Tennis Industry magazine


Two Programs Serving the Future

By Peter Francesconi

For years, this industry has been searching for the magic bullet that will send tennis participation through the roof, making this business profitable for everyone. Many programs and initiatives have flashed onto the scene, only to fade after a few years and much investment.

I don’t think there ever will be one cure-all that will put this industry back on top. What there will be, though — and what we have in place right now — is a series of programs that, over time, will lead to more people playing tennis. Significantly more people.

There are two programs in particular, being run by the USTA’s very capable Community Tennis division, that may very well have the greatest impact on your business in the future. These programs have been functioning a bit under the radar, but already, the impact they’ve had has been huge. And it will only get bigger.

I’m talking about the USTA’s No-Cut Program for high school tennis, and the USTA Tennis on Campus program for college students.

The No-Cut initiative now has signed up more than 1,400 high-school coaches across the country. It’s a deceptively simple idea: Accept on the high-school tennis team any student who tries out. Some teams have dozens of kids playing, some more than 100.

Yes, it can be a challenge scheduling practices and court time for large groups of high-school kids, but that’s where the USTA comes in with its expert high-school coach advisory team, ready to help things run smoothly with advice and resources. The alternative to No-Cut is that while eight or 12 kids make the team, dozens more would be lost forever — simply because they didn’t have the opportunity to play through their high-school years.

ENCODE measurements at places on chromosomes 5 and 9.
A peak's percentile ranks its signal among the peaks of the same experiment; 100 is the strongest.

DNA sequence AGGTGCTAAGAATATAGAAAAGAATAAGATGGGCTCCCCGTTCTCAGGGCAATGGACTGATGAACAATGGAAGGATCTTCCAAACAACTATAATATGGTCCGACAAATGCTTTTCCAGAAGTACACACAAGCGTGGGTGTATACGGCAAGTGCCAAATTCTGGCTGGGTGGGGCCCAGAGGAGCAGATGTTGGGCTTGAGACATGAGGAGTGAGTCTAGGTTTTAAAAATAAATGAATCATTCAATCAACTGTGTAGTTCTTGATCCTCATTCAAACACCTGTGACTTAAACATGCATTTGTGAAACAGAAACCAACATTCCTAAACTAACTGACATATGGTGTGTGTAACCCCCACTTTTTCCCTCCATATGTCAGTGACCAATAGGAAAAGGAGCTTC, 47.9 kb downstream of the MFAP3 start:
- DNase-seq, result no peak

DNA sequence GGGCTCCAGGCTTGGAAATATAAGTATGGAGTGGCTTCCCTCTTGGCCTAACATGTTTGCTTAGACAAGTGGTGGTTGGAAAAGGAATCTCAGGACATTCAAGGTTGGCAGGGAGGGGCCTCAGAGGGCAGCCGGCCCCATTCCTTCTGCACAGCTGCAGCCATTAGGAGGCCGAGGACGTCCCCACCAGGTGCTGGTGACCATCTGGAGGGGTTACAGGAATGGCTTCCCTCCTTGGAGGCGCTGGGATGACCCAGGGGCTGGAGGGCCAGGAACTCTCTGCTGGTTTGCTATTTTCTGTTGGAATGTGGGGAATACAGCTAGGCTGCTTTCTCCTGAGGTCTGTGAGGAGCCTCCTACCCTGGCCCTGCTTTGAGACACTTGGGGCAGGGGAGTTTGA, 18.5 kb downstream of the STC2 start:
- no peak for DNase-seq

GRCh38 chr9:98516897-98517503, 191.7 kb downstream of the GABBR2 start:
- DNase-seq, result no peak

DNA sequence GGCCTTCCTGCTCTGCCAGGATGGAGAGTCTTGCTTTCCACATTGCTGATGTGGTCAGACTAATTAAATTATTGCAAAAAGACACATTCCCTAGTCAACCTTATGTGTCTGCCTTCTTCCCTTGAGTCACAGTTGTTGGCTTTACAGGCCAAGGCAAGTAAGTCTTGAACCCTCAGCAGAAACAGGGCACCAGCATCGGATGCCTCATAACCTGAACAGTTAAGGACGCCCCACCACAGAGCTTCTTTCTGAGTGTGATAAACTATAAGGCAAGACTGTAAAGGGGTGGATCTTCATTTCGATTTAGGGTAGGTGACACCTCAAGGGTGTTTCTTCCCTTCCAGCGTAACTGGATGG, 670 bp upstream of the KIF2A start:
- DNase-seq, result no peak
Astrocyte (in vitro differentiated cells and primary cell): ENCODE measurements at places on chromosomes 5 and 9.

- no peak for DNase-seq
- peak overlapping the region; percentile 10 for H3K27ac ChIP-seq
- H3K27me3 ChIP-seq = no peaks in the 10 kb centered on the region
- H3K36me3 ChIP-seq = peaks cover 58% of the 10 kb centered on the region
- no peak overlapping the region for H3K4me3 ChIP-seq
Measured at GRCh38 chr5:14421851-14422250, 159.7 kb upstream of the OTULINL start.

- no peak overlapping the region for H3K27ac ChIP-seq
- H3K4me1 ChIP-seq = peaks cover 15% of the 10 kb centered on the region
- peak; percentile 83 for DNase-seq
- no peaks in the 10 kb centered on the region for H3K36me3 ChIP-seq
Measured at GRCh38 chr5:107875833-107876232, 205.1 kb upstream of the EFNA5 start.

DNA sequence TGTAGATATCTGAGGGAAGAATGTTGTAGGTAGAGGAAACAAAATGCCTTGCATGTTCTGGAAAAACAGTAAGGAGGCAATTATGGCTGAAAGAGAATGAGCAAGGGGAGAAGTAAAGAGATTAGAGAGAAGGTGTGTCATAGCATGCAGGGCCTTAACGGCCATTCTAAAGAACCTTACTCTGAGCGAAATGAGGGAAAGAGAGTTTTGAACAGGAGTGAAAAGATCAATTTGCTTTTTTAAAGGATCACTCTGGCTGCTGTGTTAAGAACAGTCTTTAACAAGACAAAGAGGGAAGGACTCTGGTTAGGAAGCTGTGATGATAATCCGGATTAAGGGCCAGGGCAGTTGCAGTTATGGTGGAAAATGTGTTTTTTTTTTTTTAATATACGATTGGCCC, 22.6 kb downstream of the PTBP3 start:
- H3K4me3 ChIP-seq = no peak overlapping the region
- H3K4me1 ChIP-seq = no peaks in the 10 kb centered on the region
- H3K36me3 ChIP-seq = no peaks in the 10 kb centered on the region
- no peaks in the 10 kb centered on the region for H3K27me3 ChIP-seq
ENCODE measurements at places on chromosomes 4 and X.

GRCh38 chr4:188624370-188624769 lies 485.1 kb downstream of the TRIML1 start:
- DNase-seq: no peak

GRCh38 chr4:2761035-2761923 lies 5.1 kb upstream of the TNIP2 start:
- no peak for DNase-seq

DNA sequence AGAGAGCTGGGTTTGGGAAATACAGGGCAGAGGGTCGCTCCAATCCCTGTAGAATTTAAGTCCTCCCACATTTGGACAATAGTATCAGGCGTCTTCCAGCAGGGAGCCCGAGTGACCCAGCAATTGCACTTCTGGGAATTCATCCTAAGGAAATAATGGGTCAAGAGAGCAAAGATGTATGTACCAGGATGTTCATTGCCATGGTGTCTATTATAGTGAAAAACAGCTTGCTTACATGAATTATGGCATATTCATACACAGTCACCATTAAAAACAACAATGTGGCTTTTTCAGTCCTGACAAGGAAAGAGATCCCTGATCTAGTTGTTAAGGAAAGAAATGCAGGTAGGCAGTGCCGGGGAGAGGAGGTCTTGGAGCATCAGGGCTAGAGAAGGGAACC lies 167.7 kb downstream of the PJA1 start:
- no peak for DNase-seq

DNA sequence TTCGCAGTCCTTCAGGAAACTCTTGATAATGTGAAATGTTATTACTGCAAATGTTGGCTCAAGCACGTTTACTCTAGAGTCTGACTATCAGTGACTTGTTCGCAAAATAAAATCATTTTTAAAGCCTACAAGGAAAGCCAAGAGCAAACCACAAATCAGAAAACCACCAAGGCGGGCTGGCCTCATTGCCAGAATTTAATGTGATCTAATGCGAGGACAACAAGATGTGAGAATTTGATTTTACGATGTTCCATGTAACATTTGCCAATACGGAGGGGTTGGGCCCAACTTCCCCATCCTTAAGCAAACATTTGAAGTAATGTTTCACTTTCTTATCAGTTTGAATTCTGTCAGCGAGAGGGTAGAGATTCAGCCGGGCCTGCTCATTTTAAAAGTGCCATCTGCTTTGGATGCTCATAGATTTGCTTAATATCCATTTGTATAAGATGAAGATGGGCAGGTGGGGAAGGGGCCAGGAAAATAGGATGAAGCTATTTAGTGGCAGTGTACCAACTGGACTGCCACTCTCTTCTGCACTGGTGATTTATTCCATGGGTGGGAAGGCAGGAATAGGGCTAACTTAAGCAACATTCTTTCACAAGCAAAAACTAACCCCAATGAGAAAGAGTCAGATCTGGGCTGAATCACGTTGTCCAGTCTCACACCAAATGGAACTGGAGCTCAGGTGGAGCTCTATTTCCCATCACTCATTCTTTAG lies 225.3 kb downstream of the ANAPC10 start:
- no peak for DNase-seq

Once kids move on to college, the co-ed Tennis on Campus takes over (it’s a collaborative effort by the USTA, the National Intramural-Recreational Sports Association, the Intercollegiate Tennis Association, and World TeamTennis). For decades, college students could only play organized tennis in the limited number of varsity team slots available. But this program makes tennis an intramural team sport, and right now more than 25,000 students at over 400 colleges are participating. Not only that, but each of the 17 USTA sections has a Campus Championship, which feeds into a National Campus Championship (held this year April 26 to 28 in Cary, N.C.).

Think of the possibilities: Hundreds of thousands of high-school students can continue to play tennis through all four years of high school because, well, they aren’t being cut from teams. Then when they get to college, they can continue the fun and camaraderie as part of the co-ed intramural team program (since there are so few college varsity tennis spots available).

Combine this with the excellent work being done at the elementary and middle school levels to get kids started in tennis, and you now have a pathway for the sport right into adulthood — a series of programs that is exactly what the future of this industry needs.

If you’re a high-school coach, visit, and if you’re near a college or university, help get a co-ed Tennis on Campus intramural program started by visiting

Peter Francesconi

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About the Author

Peter Francesconi is editorial director of Tennis Industry magazine.



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